I think Bitcoin has room for one more bubble
Hint: It has to do with SCOTUS and regulation.
“Bitcoin is a bubble” is a thing a lot of people say, when they want to claim that Bitcoin is a worthless commodity whose price is sustained only by hype. But in financial economics, a bubble is just a rapid rise in the price of some financial asset followed by a rapid fall. People argue about whether these bubbles are due to speculation, herd behavior, extrapolative expectations, changing information, etc. etc. But really it’s just any time that prices soar and then plunge.
By this definition, Bitcoin has had a number of bubbles since its creation. By my count, the one that just popped is the fourth major Bitcoin bubble. So far, these have roughly coincided with the four-year Bitcoin “halving cycle”, in which the size of the reward given to Bitcoin miners gets cut in half. But that could be a coincidence. Anyway, here is a picture I made of the four major Bitcoin bubbles, with approximate return multiples added in for peak-to-peak and trough-to-peak:
Note that this graph is on a log scale. Although this makes the recent massive crash look smaller, a log scale is the appropriate way to show asset prices if what you’re interested in is showing percentage returns.
And what we can clearly see from the graph is that Bitcoin’s percentage returns are slowing down. If you invested any appreciable amount of money in 2009 and held onto your investment until now, you’re rich; if you bought in in 2015 you still made a killing. If you bought in after the big crash in early 2018, you still made a very good return, but not nearly as spectacular.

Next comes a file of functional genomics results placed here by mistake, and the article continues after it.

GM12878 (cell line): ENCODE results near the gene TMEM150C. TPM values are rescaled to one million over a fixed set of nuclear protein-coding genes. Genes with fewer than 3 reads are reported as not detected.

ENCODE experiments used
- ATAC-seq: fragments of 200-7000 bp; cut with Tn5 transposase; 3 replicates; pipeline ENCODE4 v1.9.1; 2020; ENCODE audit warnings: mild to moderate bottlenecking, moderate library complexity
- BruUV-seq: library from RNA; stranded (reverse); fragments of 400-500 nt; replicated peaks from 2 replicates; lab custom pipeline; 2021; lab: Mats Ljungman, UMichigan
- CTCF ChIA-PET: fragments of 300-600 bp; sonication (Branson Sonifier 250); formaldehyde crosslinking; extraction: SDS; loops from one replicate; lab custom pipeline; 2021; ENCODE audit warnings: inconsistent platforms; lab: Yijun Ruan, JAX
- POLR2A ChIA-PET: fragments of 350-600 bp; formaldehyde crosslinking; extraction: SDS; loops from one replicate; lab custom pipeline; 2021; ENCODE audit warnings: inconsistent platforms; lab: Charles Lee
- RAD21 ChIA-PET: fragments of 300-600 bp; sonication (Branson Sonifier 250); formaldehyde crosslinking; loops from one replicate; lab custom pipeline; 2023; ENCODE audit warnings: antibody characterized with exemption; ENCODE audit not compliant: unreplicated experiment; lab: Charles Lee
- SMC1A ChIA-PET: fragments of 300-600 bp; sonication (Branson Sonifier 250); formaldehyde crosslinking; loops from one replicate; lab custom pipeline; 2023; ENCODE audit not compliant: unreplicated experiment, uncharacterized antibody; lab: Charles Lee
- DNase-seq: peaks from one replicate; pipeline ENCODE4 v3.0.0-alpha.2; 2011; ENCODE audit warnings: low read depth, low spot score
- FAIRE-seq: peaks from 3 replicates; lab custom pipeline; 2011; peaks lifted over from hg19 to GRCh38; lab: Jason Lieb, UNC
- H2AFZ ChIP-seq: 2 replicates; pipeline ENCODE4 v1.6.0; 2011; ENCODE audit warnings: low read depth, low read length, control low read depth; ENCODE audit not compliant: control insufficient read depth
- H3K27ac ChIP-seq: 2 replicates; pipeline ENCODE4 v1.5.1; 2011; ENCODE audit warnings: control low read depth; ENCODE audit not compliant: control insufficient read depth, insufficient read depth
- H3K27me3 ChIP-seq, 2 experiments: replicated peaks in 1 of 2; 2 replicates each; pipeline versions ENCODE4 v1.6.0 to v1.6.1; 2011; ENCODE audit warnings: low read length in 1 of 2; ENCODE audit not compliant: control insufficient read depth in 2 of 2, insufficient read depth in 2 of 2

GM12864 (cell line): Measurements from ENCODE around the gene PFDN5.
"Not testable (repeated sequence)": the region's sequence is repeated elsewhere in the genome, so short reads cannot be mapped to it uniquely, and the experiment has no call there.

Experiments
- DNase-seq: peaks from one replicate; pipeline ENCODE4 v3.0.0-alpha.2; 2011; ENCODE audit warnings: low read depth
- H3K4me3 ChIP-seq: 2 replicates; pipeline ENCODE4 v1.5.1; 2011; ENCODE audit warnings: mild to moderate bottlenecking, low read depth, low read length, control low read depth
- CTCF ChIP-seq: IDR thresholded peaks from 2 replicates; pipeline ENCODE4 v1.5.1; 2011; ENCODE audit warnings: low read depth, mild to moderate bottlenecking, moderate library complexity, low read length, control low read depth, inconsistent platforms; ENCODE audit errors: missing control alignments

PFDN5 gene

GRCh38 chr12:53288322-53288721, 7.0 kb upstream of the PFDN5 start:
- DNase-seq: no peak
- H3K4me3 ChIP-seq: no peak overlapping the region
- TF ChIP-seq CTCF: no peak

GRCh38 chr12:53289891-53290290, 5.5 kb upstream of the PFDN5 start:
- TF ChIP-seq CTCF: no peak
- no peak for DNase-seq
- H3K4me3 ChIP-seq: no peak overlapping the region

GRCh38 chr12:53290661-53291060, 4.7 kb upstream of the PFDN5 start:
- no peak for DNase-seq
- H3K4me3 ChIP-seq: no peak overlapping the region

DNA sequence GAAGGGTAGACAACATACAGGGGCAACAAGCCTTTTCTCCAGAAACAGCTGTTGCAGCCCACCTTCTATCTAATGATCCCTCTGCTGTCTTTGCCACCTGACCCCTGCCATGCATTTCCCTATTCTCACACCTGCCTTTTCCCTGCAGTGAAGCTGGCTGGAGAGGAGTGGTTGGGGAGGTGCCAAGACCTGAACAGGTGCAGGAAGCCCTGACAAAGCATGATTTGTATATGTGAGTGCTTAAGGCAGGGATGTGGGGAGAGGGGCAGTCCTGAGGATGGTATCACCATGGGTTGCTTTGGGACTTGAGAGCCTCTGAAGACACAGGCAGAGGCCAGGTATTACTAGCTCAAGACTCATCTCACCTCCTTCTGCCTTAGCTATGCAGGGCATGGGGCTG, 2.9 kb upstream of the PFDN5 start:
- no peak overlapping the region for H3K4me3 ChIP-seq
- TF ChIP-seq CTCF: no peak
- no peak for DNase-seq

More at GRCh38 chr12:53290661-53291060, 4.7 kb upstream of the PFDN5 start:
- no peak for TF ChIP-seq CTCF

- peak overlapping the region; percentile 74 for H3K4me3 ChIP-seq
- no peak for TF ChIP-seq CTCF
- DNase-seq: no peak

The obvious reason for this slowing of returns is adoption saturation. When the world goes from “nobody owns Bitcoin” to “a lot of people own some Bitcoin”, that represents a huge increase in demand that pushes the price up, so that the people who bought in early make a lot of money. There are economic theories where increasing adoption predictably leads to bubbles and crashes. But eventually the world runs out of people who want to buy into Bitcoin, and the increase in demand slows down, and returns fall. That doesn’t mean Bitcoin is destined to go to zero or anything; it just means that the biggest percentage gains from simply buying and holding are in the past.
The question then becomes: Where does this rainbow end? Does Bitcoin have room for one more spectacular bubble-and-crash, or will it stagnate from here on out? And if there is another bubble, how big will it be? Obviously, no one knows the answer to this question, but I think we can make a tiny bit of informed…er…speculation.
The two things Bitcoin needs for another bubble
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